Tom Braziel is a Georgia-born writer now teaching at the University of Cincinnati, his first novel, Birmingham, 35 Miles is an entertaining but grim dystopian story about the Alabama of the year 2045, when climate change has rendered the American Southeast a windswept desert where people only go out at night because of deathly UV rays from the sun and the only job left is itinerant clay mining, and the people left there are trapped in the Southeast Desert and kept by the government at gunpoint away from the Saved Lands north of Birmingham, where its rumored that grass still grows and white puffy clouds still exist. It’s a compelling, quick read, and a great first novel, as cautionary in its own way as anything by Ray Bradbury or Philip K Dick.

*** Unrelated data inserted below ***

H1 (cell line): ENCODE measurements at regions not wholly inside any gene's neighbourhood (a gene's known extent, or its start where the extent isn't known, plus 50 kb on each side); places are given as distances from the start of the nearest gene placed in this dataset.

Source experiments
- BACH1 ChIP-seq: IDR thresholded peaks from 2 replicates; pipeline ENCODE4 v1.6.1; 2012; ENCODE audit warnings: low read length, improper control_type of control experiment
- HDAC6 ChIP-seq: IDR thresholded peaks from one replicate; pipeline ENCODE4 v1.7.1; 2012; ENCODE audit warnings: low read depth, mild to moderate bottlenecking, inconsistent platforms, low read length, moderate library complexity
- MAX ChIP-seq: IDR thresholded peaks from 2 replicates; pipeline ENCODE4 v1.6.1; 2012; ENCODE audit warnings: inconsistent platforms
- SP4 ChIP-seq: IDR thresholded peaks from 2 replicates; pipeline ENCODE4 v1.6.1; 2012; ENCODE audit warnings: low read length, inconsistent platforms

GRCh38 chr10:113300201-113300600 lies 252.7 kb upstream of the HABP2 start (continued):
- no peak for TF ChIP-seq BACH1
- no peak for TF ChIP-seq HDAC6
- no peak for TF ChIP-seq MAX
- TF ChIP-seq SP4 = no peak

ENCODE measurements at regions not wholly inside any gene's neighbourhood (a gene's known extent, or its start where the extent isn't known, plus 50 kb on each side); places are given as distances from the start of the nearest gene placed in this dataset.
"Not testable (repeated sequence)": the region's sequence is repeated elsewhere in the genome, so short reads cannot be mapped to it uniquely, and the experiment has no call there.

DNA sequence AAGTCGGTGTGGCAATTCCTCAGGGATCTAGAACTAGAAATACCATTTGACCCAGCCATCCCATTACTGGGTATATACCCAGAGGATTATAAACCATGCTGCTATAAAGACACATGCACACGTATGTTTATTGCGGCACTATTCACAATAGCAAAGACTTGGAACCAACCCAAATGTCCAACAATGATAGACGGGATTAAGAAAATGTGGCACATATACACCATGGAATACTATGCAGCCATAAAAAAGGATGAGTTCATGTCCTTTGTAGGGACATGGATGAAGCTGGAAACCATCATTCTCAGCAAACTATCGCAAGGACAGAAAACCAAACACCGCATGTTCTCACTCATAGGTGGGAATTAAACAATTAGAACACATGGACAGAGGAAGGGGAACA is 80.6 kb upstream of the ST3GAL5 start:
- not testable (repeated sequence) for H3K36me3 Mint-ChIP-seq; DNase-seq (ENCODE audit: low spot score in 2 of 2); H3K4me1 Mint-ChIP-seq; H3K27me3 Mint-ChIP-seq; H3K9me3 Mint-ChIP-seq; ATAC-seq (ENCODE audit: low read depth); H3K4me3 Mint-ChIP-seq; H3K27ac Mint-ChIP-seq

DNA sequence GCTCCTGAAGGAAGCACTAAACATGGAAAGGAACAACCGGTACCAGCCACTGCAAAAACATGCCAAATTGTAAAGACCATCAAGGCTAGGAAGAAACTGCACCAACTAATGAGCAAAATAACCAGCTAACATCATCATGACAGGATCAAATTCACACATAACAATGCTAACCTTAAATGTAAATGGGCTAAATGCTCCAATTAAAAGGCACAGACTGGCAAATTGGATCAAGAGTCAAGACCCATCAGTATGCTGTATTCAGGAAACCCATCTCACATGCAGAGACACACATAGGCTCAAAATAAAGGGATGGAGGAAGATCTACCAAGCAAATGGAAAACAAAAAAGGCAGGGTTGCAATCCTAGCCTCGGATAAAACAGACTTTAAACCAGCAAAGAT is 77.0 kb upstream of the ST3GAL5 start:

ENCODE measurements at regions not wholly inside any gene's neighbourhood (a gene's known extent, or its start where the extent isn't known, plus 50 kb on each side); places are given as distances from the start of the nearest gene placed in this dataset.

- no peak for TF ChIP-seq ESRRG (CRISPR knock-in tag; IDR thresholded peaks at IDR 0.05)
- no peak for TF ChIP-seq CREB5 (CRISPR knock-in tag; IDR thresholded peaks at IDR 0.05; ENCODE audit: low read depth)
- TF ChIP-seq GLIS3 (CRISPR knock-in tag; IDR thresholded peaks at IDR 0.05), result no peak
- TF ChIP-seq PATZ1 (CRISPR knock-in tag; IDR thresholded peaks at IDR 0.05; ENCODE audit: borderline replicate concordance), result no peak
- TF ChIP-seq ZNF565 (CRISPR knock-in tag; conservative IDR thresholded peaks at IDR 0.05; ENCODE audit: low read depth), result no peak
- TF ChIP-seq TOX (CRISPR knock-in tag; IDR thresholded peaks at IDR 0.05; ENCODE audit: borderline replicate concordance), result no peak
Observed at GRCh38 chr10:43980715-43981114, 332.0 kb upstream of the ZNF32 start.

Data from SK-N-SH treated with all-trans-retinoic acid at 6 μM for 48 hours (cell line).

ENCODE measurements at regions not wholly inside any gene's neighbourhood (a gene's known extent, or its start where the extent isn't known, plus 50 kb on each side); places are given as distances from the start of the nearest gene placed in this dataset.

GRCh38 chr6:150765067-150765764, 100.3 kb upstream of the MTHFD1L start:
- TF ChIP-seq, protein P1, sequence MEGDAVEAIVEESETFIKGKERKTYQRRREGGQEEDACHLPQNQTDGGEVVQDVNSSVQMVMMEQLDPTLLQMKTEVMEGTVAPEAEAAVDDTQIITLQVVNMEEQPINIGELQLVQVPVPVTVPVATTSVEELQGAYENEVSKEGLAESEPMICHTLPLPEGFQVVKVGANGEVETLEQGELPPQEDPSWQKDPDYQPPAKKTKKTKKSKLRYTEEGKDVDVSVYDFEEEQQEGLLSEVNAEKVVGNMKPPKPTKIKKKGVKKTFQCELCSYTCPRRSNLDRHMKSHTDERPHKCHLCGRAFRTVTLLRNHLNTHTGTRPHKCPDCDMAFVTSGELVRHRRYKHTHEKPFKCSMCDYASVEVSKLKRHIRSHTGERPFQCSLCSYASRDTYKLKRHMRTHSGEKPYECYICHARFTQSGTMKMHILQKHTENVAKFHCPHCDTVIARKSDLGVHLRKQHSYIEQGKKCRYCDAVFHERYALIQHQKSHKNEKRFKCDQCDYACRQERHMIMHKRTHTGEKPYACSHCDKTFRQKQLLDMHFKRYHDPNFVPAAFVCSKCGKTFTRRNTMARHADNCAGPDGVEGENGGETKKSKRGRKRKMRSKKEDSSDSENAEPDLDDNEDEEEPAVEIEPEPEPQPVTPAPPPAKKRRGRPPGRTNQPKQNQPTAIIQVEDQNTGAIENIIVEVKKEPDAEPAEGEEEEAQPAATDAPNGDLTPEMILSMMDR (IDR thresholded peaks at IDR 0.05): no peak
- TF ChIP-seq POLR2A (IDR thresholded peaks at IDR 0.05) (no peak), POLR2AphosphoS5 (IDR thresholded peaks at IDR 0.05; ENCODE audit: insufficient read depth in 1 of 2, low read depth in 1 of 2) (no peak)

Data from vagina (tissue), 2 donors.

While fiction is often a great foreshadowing of real life, Braziel's sort of doomsday scenario doesn’t seem imminent, although recent news about polar ice regions melting permanently should give us pause to consider what might be next. But while you can’t interrupt climate change by yourself overnight, you can keep from throwing toxic heavy metals into your local landfill, and by extension, your water supply. That might help. On Sustainable Georgia this week we talk about e-waste with green entrepreneur Michael Head from Georgia E-Waste. Isla Earth discusses whether sharks are more dangerous for humans or vice-versa. Our shout out goes to The Grower’s School in Northwest Georgia and their great local food success in